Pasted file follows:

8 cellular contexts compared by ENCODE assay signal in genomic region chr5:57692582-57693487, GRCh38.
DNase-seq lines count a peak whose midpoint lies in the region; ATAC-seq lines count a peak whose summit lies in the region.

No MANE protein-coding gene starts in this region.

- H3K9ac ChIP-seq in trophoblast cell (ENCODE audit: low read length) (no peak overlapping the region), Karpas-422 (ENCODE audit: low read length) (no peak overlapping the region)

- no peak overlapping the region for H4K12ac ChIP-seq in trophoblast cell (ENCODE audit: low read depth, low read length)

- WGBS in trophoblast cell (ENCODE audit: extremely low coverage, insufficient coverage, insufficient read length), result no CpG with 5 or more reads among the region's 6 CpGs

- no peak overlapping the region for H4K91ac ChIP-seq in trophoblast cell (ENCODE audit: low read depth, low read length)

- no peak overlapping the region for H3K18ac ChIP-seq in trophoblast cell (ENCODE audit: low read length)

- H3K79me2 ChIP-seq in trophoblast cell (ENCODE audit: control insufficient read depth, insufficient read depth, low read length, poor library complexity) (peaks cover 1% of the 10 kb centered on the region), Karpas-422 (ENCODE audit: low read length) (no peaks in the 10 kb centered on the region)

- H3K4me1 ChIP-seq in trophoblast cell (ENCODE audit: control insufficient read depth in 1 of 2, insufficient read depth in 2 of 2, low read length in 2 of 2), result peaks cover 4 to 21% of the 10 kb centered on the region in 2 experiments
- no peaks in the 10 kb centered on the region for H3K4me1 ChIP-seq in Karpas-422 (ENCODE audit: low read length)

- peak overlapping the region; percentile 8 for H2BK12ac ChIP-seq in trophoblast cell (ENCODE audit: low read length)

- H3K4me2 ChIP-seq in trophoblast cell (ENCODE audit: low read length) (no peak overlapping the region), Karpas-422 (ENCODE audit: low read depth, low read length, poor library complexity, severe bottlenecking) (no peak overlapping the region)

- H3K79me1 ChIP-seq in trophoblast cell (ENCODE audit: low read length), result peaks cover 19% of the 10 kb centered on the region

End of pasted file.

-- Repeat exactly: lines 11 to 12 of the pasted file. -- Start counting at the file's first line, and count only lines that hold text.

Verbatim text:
- no peaks in the 10 kb centered on the region for H3K4me1 ChIP-seq in Karpas-422 (ENCODE audit: low read length)

- peak overlapping the region; percentile 8 for H2BK12ac ChIP-seq in trophoblast cell (ENCODE audit: low read length)